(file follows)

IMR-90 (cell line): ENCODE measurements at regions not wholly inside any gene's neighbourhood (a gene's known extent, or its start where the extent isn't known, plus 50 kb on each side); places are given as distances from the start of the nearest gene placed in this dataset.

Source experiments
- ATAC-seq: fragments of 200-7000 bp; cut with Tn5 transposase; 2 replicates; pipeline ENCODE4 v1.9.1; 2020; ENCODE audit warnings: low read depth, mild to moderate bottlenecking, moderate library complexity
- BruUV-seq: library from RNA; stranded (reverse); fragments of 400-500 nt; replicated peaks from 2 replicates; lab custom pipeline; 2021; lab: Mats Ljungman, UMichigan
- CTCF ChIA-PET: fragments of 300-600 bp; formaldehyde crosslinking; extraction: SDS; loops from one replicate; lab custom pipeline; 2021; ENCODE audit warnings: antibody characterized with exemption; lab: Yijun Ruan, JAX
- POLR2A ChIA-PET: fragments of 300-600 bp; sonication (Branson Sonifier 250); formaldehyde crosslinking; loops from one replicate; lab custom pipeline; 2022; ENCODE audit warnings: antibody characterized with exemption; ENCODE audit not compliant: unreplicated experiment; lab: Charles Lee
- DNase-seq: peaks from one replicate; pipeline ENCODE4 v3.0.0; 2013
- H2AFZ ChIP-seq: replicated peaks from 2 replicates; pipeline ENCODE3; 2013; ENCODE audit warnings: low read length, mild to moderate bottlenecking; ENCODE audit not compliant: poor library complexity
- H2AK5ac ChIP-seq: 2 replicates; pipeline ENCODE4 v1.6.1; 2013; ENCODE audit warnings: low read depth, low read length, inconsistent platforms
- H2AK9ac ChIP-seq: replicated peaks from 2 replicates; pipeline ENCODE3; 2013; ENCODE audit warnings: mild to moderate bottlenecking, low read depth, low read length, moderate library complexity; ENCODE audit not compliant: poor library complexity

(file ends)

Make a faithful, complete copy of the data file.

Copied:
IMR-90 (cell line): ENCODE measurements at regions not wholly inside any gene's neighbourhood (a gene's known extent, or its start where the extent isn't known, plus 50 kb on each side); places are given as distances from the start of the nearest gene placed in this dataset.

Source experiments
- ATAC-seq: fragments of 200-7000 bp; cut with Tn5 transposase; 2 replicates; pipeline ENCODE4 v1.9.1; 2020; ENCODE audit warnings: low read depth, mild to moderate bottlenecking, moderate library complexity
- BruUV-seq: library from RNA; stranded (reverse); fragments of 400-500 nt; replicated peaks from 2 replicates; lab custom pipeline; 2021; lab: Mats Ljungman, UMichigan
- CTCF ChIA-PET: fragments of 300-600 bp; formaldehyde crosslinking; extraction: SDS; loops from one replicate; lab custom pipeline; 2021; ENCODE audit warnings: antibody characterized with exemption; lab: Yijun Ruan, JAX
- POLR2A ChIA-PET: fragments of 300-600 bp; sonication (Branson Sonifier 250); formaldehyde crosslinking; loops from one replicate; lab custom pipeline; 2022; ENCODE audit warnings: antibody characterized with exemption; ENCODE audit not compliant: unreplicated experiment; lab: Charles Lee
- DNase-seq: peaks from one replicate; pipeline ENCODE4 v3.0.0; 2013
- H2AFZ ChIP-seq: replicated peaks from 2 replicates; pipeline ENCODE3; 2013; ENCODE audit warnings: low read length, mild to moderate bottlenecking; ENCODE audit not compliant: poor library complexity
- H2AK5ac ChIP-seq: 2 replicates; pipeline ENCODE4 v1.6.1; 2013; ENCODE audit warnings: low read depth, low read length, inconsistent platforms
- H2AK9ac ChIP-seq: replicated peaks from 2 replicates; pipeline ENCODE3; 2013; ENCODE audit warnings: mild to moderate bottlenecking, low read depth, low read length, moderate library complexity; ENCODE audit not compliant: poor library complexity